1 => <object width="480" height="295"><param name="movie" value="http://www.youtube.com/v/iI-G0BWk_yI?version=3"></param><param name="allowFullScreen" value="true"></param><param name="allowscriptaccess" value="always"></param><embed src="http://www.youtube.com/v/iI-G0BWk_yI?version=3" type="application/x-shockwave-flash" width="480" height="295" allowscriptaccess="always" allowfullscreen="true"></embed></object>
    [author_name] => tennisexpress
    [height] => 295
    [thumbnail_width] => 480
    [width] => 480
    [version] => 1.0
    [author_url] => http://www.youtube.com/user/tennisexpress
    [provider_name] => YouTube
    [thumbnail_url] => http://i2.ytimg.com/vi/iI-G0BWk_yI/hqdefault.jpg
    [type] => video
    [thumbnail_height] => 360
)
*/

Now if you’re building a datafeed site and want a hand-up on your competition, you can scrape the merchant’s site* for that extra content.

*I know there’s going to be a lot of people (particularly not affiliates) who think scraping is bad. So I have some ground rules when doing this:

  1. Ask for a copy of the merchant’s database. You’re going to be generating sales for them, they’ll probably give it to you, if you just ask
  2. If they won’t, or can’t, scrape slowly. Don’t hammer their site, requesting multiple pages per second. Add some sleep() calls in there. Even better: scrape overnight, and not during the busy shopping hours
  3. Don’t use your affiliate link as the starting URL! This will drive up clicks, with 0 conversions, and kill the program’s EPC.
  4. Cache results for as long as you can. Caching not only takes the load off of the merchant’s site, but keeps the speed of your site as low as possible, as well.

10 Comments » for Scraping Websites using PHP’s Document Object Model
  1. John Ward says:

    XPATH is the way to go. Saved me so much time since I discovered it.

  2. Dirkjan says:

    Hi Eric,

    About point 3 “# Don’t use your affiliate link as the starting URL”: how are you getting the url? Since most datafeeds only give the affiliate link.

    • Eric Nagel says:

      Hi Dirkjan –

      That was the most difficult part. I used the site’s search engine and popped in the Item Number, then took the first (and only) result to get the products URL.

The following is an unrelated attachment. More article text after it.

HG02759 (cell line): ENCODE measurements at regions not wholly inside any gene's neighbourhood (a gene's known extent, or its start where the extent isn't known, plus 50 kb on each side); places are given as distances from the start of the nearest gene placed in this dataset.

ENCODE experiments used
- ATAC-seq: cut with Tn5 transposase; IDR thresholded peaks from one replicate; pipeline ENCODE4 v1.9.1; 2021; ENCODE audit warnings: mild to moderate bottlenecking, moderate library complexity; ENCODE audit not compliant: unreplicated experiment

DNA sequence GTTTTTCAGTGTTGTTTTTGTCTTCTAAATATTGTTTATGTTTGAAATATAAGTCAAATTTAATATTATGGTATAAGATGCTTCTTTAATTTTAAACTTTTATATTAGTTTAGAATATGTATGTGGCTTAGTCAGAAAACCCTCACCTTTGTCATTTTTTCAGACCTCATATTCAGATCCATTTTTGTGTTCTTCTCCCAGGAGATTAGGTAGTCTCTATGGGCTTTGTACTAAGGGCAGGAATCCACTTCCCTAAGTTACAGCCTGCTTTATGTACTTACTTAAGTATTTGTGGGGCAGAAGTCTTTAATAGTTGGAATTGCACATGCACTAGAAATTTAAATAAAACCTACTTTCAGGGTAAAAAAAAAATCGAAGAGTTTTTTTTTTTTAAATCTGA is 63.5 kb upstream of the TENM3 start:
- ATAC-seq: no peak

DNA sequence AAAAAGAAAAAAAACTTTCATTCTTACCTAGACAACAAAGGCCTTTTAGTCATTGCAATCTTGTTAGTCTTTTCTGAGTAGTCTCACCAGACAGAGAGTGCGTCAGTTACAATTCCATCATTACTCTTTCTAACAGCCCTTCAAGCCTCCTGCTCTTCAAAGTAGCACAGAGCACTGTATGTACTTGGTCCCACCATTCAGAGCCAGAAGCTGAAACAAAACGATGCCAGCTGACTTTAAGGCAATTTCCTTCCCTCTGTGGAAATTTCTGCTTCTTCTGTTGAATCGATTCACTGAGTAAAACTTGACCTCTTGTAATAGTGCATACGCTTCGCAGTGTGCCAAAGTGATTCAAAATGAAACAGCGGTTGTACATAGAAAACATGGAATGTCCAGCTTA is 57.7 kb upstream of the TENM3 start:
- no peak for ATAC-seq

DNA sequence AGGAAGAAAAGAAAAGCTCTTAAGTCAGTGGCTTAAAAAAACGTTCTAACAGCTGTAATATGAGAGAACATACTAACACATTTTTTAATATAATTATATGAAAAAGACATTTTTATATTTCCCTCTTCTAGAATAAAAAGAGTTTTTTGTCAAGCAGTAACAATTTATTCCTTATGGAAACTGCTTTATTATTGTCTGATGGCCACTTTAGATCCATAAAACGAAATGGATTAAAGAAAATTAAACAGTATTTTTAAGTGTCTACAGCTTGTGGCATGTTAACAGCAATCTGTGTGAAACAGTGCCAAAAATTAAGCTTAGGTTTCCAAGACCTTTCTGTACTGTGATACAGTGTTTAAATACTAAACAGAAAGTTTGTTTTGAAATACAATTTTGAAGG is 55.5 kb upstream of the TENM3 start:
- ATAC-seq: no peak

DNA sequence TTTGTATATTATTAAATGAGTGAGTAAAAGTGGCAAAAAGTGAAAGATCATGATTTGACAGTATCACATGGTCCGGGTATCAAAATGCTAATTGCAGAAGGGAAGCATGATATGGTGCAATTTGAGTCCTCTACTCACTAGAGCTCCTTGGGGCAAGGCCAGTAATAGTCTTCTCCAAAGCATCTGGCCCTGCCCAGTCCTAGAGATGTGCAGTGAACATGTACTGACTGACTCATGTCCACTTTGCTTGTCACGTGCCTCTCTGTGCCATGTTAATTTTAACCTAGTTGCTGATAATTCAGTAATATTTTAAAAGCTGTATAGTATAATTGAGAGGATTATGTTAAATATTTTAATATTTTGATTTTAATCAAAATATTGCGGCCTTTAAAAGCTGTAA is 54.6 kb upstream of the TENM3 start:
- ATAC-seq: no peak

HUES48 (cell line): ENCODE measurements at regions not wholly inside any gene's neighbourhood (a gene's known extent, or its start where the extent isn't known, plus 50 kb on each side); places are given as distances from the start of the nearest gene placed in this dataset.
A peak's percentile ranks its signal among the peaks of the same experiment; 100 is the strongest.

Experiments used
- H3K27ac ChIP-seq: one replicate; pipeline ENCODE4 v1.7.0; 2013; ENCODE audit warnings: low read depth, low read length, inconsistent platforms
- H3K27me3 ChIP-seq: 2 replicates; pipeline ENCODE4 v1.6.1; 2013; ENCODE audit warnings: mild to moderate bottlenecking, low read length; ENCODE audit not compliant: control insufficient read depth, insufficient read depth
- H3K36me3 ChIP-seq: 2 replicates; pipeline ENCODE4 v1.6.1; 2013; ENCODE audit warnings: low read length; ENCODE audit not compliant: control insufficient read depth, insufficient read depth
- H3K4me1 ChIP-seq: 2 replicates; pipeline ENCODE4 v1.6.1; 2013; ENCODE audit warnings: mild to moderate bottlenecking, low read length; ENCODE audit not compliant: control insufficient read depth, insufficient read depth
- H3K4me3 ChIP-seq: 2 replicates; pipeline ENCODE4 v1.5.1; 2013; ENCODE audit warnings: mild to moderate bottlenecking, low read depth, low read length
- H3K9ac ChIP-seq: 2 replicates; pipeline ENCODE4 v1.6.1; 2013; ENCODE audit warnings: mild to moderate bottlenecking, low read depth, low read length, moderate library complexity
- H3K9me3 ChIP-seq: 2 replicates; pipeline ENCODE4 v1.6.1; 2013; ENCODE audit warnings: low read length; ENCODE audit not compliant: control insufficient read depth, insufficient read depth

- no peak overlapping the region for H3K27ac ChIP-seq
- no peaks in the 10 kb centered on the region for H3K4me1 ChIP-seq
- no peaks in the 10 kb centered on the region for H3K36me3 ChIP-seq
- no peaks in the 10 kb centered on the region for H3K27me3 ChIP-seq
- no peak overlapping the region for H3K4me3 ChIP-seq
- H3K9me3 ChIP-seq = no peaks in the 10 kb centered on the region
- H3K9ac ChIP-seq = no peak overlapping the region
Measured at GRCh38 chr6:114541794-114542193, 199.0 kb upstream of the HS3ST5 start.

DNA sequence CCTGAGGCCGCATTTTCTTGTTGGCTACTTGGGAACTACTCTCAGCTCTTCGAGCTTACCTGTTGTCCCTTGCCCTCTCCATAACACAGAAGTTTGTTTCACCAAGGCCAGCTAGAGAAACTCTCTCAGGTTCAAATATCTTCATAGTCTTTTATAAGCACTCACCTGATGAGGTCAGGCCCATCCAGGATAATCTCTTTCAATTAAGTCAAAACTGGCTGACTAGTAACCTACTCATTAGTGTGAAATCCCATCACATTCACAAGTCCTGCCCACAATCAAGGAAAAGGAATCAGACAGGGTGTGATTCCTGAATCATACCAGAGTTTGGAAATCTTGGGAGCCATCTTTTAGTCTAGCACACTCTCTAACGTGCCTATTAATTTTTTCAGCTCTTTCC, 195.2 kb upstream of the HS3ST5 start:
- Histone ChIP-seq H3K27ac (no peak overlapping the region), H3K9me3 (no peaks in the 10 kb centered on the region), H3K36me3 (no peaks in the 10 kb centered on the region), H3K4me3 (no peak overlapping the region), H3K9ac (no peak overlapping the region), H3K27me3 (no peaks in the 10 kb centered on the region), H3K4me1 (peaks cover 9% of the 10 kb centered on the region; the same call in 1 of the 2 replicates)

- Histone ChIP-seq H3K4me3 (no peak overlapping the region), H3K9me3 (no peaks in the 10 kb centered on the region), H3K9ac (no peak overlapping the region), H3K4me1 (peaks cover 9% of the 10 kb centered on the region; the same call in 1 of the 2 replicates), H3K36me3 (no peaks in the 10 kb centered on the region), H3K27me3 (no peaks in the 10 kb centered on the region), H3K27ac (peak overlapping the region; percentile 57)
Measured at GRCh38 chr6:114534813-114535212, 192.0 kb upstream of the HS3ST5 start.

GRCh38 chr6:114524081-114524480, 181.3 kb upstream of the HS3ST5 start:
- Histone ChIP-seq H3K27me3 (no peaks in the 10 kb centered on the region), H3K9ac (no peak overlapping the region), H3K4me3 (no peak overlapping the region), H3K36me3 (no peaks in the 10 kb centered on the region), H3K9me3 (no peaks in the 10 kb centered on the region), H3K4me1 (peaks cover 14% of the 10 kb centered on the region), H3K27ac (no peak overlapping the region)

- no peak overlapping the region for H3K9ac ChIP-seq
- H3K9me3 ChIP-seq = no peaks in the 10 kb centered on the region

Sometimes you can guess what the URL is from the item ID. Be creative on this part!

  3. CtrTard says:

    Great post. I just discovered Xpath recently. It’s a great tool to utilize for scraping.

    One thing I suggest, instead of Web Developer Tools, use the Xpather add-on for Firefox. https://addons.mozilla.org/af/firefox/addon/xpather/ This let’s you easily get the true xpath and even has a point and click mode where you just click on the page element you want to get an xpath for.

  4. Matt Pardo says:

    Eric, great stuff. FYI, you may want to look at Perl or Expect when you get a chance. Writing bots is very easy with these two languages especially expect although I still prefer Perl.

  5. Shane says:

    Dude, you are the man. This is exactly what I needed. I will second the vote for Xpather, too. I had to use it in conjunction with the Web Developer toolbar so that I could pinpoint exactly which element I wanted, but it saved me so much time translating into xpath syntax.

    A problem I ran into was that textContent and nodeValue both return the contents with the HTML stripped out, though. To get the full contents of the element, this is what I’m doing:


    $element = $xPath->evaluate("...")->item(0);
    $elementcontent = $dom->saveXML($element);

  6. Jerry Lee says:

    So, if I am not getting youtube stuff, but just links from another site, how do I echo those results out?

  7. Appartamenti Barcellona says:

    Well, great article, I’m figuring out how to make it works in my case, but absolutely it is a good base to start.
    Thanks Eric

  8. Carlos Fabuel Cava says:

    Good work. it is a good practice make this work with only php functions